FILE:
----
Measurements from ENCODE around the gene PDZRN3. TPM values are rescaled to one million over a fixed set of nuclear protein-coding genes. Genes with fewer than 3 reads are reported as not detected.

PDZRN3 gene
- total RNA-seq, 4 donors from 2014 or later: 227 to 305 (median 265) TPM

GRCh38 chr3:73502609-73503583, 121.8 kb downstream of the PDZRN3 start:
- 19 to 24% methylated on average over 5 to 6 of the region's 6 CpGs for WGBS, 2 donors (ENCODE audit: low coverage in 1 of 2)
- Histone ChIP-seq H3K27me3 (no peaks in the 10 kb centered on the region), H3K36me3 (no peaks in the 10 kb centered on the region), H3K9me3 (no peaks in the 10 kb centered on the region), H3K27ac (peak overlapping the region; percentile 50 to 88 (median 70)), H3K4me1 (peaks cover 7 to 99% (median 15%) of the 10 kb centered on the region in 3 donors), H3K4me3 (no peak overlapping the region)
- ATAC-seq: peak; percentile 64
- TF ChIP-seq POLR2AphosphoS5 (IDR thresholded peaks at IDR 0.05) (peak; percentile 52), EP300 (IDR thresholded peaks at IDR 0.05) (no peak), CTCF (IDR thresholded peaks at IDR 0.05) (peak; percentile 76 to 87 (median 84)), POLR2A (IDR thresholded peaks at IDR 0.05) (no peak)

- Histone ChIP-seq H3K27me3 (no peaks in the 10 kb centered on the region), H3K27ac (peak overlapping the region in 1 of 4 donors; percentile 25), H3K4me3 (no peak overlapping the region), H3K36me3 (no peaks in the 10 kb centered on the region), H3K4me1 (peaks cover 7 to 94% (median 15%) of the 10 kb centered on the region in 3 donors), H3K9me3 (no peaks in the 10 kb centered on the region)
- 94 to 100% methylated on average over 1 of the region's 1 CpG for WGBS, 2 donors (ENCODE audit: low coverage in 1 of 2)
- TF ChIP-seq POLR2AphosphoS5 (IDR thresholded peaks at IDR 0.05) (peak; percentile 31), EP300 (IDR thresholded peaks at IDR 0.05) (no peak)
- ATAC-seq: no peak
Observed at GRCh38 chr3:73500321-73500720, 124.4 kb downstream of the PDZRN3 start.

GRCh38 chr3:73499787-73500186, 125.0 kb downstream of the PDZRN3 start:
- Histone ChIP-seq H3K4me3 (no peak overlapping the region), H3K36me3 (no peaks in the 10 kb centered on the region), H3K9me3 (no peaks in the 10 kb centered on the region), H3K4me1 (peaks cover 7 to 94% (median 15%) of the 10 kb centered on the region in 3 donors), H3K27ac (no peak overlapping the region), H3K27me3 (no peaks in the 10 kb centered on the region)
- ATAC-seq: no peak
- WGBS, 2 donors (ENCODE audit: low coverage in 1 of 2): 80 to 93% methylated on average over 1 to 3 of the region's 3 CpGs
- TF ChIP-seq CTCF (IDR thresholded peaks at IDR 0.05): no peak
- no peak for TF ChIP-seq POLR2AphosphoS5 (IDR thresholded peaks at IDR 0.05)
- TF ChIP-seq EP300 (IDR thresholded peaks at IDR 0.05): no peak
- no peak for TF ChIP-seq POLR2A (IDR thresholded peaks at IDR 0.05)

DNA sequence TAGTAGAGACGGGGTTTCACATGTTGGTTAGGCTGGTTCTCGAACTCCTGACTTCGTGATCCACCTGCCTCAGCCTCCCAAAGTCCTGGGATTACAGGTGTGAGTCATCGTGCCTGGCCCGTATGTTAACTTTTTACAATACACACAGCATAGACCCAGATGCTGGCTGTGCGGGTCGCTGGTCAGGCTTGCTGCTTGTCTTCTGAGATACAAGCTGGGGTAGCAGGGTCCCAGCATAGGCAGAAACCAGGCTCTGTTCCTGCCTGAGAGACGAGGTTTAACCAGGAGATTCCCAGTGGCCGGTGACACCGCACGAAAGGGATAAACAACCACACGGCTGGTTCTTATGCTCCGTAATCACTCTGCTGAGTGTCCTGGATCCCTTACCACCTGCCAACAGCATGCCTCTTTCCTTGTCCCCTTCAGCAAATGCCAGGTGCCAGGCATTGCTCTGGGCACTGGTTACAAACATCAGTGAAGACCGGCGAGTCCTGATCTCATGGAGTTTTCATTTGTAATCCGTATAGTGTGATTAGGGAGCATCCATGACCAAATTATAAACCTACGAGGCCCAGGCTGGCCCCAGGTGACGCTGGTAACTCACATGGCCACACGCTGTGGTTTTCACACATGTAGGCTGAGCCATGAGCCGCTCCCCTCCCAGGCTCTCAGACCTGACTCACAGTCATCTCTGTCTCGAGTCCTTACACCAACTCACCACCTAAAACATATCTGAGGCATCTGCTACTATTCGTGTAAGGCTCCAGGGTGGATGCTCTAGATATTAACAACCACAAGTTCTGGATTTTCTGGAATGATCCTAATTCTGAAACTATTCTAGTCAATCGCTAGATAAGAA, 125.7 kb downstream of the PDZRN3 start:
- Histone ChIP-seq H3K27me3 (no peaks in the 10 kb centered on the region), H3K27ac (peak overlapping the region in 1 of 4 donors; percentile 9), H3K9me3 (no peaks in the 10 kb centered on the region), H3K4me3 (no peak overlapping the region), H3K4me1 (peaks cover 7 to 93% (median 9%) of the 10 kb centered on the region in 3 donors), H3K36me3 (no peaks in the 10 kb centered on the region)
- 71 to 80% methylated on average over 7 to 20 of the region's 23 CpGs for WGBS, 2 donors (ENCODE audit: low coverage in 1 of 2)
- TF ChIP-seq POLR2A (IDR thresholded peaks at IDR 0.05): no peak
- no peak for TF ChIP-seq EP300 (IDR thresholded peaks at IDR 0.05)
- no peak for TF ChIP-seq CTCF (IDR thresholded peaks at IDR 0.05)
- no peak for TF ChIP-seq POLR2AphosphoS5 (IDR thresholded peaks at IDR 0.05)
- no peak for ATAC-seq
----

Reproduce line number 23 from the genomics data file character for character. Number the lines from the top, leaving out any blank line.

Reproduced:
- Histone ChIP-seq H3K27me3 (no peaks in the 10 kb centered on the region), H3K27ac (peak overlapping the region in 1 of 4 donors; percentile 9), H3K9me3 (no peaks in the 10 kb centered on the region), H3K4me3 (no peak overlapping the region), H3K4me1 (peaks cover 7 to 93% (median 9%) of the 10 kb centered on the region in 3 donors), H3K36me3 (no peaks in the 10 kb centered on the region)